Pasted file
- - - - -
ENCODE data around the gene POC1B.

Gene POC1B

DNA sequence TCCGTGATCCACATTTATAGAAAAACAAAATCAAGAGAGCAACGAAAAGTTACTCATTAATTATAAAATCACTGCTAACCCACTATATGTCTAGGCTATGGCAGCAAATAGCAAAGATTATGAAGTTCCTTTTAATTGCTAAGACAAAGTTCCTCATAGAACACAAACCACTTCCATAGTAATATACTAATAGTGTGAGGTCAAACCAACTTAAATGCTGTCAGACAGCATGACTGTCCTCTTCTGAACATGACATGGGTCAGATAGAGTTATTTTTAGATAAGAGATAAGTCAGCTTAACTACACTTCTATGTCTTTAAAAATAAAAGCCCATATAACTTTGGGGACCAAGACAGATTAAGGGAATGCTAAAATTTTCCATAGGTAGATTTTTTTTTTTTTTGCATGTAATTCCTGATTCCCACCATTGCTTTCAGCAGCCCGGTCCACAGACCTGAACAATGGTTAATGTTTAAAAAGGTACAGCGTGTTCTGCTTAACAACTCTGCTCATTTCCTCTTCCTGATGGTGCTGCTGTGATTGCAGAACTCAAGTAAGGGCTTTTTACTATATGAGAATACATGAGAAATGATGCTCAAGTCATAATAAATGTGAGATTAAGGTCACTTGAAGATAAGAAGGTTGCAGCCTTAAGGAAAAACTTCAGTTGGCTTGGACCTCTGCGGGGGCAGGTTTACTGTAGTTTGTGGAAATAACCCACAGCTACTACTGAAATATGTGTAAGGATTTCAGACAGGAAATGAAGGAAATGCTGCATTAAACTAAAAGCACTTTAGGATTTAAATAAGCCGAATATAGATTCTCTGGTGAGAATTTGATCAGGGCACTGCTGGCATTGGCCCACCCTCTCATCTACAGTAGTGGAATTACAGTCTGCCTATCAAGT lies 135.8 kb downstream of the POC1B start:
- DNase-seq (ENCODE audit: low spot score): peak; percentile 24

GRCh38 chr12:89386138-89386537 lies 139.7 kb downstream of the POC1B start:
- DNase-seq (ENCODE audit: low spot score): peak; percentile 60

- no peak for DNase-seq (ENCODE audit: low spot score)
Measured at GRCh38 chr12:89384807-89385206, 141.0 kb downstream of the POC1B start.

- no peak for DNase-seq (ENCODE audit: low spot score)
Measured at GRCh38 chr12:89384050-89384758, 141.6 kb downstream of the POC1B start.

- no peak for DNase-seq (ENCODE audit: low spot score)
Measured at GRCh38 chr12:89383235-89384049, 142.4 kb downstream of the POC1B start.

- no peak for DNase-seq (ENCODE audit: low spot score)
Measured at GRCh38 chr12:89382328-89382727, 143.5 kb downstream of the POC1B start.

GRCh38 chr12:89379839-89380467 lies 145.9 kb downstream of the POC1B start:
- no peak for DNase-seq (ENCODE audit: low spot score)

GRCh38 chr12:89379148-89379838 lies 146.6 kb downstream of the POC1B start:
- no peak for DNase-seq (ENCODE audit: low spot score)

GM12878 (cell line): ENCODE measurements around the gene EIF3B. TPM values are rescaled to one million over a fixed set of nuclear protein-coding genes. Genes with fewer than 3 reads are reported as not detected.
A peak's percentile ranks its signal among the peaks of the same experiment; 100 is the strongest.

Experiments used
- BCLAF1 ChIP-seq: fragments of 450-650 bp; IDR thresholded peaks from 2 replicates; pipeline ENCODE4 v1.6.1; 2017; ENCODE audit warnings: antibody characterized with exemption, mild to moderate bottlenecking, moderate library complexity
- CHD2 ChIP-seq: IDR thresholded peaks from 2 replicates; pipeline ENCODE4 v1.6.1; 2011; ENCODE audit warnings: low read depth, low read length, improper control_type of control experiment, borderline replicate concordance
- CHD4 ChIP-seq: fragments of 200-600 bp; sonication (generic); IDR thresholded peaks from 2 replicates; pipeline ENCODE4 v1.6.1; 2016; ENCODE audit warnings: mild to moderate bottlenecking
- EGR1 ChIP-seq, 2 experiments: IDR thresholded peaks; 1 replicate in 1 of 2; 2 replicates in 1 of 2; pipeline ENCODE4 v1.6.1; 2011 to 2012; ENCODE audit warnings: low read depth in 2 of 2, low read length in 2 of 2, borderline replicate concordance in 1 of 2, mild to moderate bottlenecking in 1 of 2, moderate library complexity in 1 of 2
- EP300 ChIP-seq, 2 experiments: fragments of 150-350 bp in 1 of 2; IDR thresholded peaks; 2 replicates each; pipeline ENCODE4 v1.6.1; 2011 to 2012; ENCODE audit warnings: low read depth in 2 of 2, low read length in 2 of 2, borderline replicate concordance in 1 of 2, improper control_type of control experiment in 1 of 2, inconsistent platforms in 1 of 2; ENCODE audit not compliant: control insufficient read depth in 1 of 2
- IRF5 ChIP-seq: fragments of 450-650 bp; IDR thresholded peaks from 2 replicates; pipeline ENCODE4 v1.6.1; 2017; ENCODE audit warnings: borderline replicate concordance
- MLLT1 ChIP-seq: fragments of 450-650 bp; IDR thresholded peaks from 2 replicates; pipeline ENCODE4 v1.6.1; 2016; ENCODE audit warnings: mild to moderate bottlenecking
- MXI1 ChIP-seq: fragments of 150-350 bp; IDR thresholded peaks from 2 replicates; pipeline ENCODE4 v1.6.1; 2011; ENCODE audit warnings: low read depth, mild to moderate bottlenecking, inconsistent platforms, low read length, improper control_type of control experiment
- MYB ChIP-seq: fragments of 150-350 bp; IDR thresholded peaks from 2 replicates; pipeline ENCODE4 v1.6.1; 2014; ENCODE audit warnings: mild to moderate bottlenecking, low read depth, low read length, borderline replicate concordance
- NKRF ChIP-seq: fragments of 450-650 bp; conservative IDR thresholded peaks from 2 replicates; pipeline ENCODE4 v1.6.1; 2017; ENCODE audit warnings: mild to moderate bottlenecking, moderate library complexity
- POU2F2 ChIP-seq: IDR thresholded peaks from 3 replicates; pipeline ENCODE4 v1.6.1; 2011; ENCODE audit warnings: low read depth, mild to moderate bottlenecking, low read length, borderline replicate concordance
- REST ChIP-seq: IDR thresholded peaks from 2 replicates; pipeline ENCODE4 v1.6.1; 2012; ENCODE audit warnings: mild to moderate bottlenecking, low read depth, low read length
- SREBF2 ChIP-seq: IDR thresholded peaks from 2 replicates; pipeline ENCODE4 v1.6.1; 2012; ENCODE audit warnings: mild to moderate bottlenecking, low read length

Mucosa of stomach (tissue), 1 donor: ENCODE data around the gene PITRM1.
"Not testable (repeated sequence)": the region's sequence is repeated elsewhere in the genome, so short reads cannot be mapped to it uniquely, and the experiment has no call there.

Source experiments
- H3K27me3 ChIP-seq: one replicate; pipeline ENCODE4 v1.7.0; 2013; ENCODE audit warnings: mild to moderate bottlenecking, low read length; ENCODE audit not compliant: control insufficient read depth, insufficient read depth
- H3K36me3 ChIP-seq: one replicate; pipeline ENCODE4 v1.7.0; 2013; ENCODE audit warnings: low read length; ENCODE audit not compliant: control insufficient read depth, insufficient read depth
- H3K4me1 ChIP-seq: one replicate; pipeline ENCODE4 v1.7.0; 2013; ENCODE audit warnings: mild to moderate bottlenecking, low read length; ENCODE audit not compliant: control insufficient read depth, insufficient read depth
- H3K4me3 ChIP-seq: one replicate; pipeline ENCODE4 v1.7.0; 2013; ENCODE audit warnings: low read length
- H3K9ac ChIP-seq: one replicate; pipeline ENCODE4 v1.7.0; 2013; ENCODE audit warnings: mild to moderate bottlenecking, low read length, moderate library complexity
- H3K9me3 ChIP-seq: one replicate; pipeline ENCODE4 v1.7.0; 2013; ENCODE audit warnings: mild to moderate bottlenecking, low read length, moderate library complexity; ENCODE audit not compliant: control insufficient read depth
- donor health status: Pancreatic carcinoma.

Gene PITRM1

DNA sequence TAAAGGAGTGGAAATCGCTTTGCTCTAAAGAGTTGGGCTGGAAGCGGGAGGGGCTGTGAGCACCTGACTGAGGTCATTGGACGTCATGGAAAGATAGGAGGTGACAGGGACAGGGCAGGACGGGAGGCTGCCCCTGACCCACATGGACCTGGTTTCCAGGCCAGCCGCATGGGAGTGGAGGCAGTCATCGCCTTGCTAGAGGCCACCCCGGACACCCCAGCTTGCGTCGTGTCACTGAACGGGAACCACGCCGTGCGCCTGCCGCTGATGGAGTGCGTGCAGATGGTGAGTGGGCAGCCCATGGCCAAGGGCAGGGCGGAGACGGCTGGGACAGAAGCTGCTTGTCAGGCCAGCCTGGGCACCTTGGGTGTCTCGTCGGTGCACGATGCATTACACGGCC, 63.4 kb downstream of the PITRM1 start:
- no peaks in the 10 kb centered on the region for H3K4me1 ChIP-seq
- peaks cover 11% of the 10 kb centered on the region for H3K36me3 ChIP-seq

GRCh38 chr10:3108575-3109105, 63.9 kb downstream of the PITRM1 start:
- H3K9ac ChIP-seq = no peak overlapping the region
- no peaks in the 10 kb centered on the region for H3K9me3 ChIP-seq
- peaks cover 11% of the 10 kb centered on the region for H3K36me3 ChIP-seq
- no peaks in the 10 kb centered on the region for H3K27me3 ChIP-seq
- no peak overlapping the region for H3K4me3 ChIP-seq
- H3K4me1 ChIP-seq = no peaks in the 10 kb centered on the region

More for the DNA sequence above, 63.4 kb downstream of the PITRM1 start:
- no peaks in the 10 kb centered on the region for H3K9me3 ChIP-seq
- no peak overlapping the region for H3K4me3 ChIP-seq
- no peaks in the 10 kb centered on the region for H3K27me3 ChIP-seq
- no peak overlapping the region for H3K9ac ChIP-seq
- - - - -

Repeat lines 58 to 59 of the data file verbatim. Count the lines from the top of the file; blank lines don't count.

- no peak overlapping the region for H3K4me3 ChIP-seq
- no peaks in the 10 kb centered on the region for H3K27me3 ChIP-seq